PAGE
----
3.4. Infection of ApoB100only/LDLR−/− and ApoE−/− Mice with Cpn Induces Similar Kinetics of Antibody Production

Based on the above results, we aimed at performing a comparative experiment by applying our infection protocol both in ApoB100only/LDLR−/− and in ApoE−/− mice (14-15 weeks of age) while keeping them on a nonatherogenic diet. The humoral immune response induced by the infections was compared by measuring the titre of Cpn-specific IgG antibodies (Figure 3(a)) and the level of IgM (Figure 3(b)) and IgA (Figure 3(c)) antibodies one week after all three infections and at the end of the experiment. The level of antibody response did not differ significantly in the two mouse strains. The IgA level tended to be lower in ApoE−/− mice (Figure 3(c)); however, the difference was not significant. Two independent experiments gave similar results.

Figure 3: Cpn-specific antibodies in the mice. The serum antibody levels were measured in ApoB100only/LDLR−/− and ApoE−/− mice 1 week after first (1x), second (2x), third (3x) Cpn infection and at the end of the experiment (week 12) by an in-house ELISA test with Cpn antigen. (a) Geometric mean (GM) of IgG titres, reciprocal of dilutions producing OD ≥ 0.1 is shown. (b) For detection of Cpn-specific IgM and (c) IgA level in the sera 1 : 50 dilutions of serum samples (ApoB100only/LDLR−/−: , ApoE−/− mice: ) were tested with the ELISA test. OD values and standard deviations (SD) are shown. Data represent the results of one of two independent experiments.
3.5. The Extent of Atherosclerosis Is Similarly Increased in the Aorta of Cpn-Infected and Normal Diet-Fed ApoB100only/LDLR−/− and ApoE−/− Mice

In normal chow-fed ApoB100only/LDLR−/− mice at the age of 24-25 weeks the lesions consisted of mainly single or multiple layers of macrophage foam cells but some more advanced plaques with cholesterol crystals and necrotic core were also seen. In ApoE−/− mice at same age more numerous advanced lesions with necrotic core and cholesterol cleft were found. In Cpn-infected ApoB100only/LDLR−/− mice larger advanced plaques and in infected ApoE−/− mice more plaques with necrotic core and accumulated cholesterol crystals appeared. Representative sections from the experimental groups are shown in Figure 4(a).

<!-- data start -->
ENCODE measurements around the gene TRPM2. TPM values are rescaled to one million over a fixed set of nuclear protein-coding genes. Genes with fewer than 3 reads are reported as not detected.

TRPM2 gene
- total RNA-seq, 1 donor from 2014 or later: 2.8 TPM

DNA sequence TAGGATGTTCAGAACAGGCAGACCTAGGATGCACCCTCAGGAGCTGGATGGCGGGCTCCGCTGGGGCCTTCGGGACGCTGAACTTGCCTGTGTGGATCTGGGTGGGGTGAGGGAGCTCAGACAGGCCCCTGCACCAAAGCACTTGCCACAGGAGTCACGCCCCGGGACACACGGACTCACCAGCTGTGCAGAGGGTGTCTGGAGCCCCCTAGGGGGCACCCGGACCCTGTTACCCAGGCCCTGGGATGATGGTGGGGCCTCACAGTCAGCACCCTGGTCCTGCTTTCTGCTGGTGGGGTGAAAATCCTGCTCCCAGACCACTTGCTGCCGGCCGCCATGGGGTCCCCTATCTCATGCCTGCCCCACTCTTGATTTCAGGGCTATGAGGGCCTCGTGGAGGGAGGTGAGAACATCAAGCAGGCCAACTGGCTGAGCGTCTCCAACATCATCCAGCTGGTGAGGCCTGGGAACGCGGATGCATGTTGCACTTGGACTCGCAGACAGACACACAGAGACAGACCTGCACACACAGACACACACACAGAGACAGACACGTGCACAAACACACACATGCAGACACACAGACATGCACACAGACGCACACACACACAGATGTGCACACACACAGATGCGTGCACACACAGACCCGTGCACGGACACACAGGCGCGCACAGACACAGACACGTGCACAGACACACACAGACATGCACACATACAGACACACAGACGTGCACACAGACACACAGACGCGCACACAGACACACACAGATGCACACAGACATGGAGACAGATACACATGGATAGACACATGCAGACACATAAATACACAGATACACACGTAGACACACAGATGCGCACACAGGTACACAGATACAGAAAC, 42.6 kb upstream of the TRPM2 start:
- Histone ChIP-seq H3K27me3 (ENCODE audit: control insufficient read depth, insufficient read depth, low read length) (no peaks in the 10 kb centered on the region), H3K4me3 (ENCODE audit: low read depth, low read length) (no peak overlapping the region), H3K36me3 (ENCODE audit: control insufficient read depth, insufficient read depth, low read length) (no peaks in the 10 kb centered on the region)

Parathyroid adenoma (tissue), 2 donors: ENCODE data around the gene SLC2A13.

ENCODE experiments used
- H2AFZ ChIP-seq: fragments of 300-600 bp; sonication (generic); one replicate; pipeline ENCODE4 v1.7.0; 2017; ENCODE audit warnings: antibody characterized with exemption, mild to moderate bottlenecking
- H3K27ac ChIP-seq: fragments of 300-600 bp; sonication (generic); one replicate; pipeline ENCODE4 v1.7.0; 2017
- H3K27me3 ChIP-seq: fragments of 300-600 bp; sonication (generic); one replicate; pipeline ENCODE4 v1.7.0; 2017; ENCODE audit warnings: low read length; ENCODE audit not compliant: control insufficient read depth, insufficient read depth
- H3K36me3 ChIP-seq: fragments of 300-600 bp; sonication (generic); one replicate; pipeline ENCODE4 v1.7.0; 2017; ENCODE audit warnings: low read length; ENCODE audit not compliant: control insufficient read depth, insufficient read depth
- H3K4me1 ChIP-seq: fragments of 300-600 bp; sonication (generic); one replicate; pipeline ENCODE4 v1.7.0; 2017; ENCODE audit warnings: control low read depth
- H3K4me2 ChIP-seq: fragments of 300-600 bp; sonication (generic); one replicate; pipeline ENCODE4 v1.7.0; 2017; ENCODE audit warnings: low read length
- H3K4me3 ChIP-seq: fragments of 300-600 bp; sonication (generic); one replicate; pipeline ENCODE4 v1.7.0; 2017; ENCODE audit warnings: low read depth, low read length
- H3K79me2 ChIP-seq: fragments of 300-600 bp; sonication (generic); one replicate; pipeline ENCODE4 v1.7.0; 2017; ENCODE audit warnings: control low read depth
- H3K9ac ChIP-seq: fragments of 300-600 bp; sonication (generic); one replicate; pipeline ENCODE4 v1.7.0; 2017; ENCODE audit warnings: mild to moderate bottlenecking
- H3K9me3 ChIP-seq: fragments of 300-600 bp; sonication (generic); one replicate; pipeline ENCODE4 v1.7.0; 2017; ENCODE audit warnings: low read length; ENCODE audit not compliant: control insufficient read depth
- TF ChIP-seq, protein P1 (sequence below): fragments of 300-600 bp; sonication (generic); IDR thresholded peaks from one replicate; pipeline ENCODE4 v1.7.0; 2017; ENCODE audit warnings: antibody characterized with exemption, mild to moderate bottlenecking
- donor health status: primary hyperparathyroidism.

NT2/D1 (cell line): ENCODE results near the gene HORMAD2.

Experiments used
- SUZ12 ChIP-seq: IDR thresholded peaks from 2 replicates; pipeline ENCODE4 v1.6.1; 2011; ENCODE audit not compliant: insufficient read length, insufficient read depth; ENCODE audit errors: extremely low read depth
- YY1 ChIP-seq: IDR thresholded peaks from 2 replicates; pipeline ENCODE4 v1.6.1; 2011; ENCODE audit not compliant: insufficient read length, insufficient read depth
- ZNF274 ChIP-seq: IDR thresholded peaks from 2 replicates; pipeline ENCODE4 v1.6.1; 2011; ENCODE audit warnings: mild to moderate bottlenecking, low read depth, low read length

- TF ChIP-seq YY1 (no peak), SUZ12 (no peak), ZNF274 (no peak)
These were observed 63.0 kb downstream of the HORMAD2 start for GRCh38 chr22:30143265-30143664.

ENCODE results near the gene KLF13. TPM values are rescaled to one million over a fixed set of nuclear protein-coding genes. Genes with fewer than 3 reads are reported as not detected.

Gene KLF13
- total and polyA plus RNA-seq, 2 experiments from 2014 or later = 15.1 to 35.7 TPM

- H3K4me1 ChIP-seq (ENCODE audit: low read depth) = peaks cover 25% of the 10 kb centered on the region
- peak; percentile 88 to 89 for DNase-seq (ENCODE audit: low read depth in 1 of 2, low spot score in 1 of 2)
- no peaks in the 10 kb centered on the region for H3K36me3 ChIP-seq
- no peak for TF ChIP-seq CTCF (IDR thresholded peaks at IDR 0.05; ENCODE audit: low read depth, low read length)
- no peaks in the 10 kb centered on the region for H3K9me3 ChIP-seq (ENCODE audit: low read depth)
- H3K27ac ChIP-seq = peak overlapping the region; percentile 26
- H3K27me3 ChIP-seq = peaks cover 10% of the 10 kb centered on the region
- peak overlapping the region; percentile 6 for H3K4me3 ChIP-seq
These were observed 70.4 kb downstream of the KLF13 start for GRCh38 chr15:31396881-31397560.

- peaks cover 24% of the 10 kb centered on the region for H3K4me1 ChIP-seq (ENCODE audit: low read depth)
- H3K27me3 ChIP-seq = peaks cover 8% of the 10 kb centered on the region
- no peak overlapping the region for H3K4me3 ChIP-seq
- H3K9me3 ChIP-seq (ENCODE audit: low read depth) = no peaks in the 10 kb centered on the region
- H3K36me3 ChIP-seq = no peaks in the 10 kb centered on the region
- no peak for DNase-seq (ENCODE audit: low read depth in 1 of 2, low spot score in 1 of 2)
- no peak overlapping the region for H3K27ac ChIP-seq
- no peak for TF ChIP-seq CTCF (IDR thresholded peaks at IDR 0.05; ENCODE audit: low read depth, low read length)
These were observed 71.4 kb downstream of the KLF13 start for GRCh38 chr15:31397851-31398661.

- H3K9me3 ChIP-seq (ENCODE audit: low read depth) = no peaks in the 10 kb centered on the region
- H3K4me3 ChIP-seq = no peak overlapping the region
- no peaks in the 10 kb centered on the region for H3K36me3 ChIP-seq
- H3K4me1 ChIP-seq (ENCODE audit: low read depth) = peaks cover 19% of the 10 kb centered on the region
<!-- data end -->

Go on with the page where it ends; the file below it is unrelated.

Figure 4: Comparative quantitative assessment of atherosclerosis in ApoB100only/LDLR−/− and ApoE−/− mice. Atherosclerosis development was assessed by histological and morphometric analyses in the aorta sinus and descending aorta of ApoB100only/LDLR−/− and ApoE−/− mice without and with 3 Cpn infections, 12 weeks after the first infection kept on normal diet. (a) Photo of representative hematoxylin and eosin-stained cross sections of the noninfected and Cpn-infected ApoB100only/LDLR−/− mice and noninfected and Cpn-infected ApoE−/− mice (scale bar: 500 μm). Arrows point to atherosclerotic lesions. (b) The percentage length of the aortic luminal surface (perimeter) covered by atherosclerotic plaque (PAP/AP × 100); (c) percentage of aortic lumen area occupied by atherosclerotic plaques (PLA/LA × 100) in 8 sections of aortic root from noninfected (), Cpn-infected () ApoB100only/LDLR−/−, and noninfected () and Cpn-infected () ApoE−/− mice. Average percentage values from individual mice and mean percentages in groups are shown. (d) In situ microscopic pictures of en face proximal aorta of noninfected and Cpn-infected ApoB100only/LDLR−/− and ApoE−/− mice, respectively. (e) Plaque size was measured on the length of the luminal surface of the descending aorta of 6–8 mice, and the percentage of total aorta area covered by plaques was calculated. Percentage values in individual mice and mean percentages in groups are shown. Data demonstrate the results of one of two independent experiments. For comparison of groups independent-samples -test was used, . PAP: plaque-covered aorta perimeter; AP: aorta perimeter; PLA: plaque-occupied lumen area; LA: aorta lumen area; 3x: three intranasal Cpn infections.